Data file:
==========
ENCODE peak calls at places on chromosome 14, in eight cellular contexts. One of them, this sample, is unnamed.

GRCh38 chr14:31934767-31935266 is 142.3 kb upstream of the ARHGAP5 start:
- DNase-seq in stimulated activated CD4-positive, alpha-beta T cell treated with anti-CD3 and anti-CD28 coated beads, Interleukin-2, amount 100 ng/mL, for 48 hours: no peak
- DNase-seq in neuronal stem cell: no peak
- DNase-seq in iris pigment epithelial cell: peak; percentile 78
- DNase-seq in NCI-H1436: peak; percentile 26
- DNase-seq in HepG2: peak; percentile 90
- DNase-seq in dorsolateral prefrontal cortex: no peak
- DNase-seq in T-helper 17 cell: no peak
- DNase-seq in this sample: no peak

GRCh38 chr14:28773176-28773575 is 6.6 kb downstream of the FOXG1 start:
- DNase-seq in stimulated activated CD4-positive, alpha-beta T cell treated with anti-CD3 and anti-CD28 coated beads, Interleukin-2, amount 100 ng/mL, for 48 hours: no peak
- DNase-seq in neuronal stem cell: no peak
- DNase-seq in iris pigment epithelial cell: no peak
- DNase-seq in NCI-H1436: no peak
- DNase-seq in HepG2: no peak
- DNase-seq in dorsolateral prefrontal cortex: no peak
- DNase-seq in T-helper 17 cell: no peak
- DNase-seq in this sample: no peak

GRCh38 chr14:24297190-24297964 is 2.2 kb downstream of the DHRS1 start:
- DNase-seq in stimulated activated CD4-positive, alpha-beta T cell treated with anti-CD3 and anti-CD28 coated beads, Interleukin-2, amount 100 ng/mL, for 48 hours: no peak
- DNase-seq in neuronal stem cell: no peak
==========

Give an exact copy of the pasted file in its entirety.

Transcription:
ENCODE peak calls at places on chromosome 14, in eight cellular contexts. One of them, this sample, is unnamed.

GRCh38 chr14:31934767-31935266 is 142.3 kb upstream of the ARHGAP5 start:
- DNase-seq in stimulated activated CD4-positive, alpha-beta T cell treated with anti-CD3 and anti-CD28 coated beads, Interleukin-2, amount 100 ng/mL, for 48 hours: no peak
- DNase-seq in neuronal stem cell: no peak
- DNase-seq in iris pigment epithelial cell: peak; percentile 78
- DNase-seq in NCI-H1436: peak; percentile 26
- DNase-seq in HepG2: peak; percentile 90
- DNase-seq in dorsolateral prefrontal cortex: no peak
- DNase-seq in T-helper 17 cell: no peak
- DNase-seq in this sample: no peak

GRCh38 chr14:28773176-28773575 is 6.6 kb downstream of the FOXG1 start:
- DNase-seq in stimulated activated CD4-positive, alpha-beta T cell treated with anti-CD3 and anti-CD28 coated beads, Interleukin-2, amount 100 ng/mL, for 48 hours: no peak
- DNase-seq in neuronal stem cell: no peak
- DNase-seq in iris pigment epithelial cell: no peak
- DNase-seq in NCI-H1436: no peak
- DNase-seq in HepG2: no peak
- DNase-seq in dorsolateral prefrontal cortex: no peak
- DNase-seq in T-helper 17 cell: no peak
- DNase-seq in this sample: no peak

GRCh38 chr14:24297190-24297964 is 2.2 kb downstream of the DHRS1 start:
- DNase-seq in stimulated activated CD4-positive, alpha-beta T cell treated with anti-CD3 and anti-CD28 coated beads, Interleukin-2, amount 100 ng/mL, for 48 hours: no peak
- DNase-seq in neuronal stem cell: no peak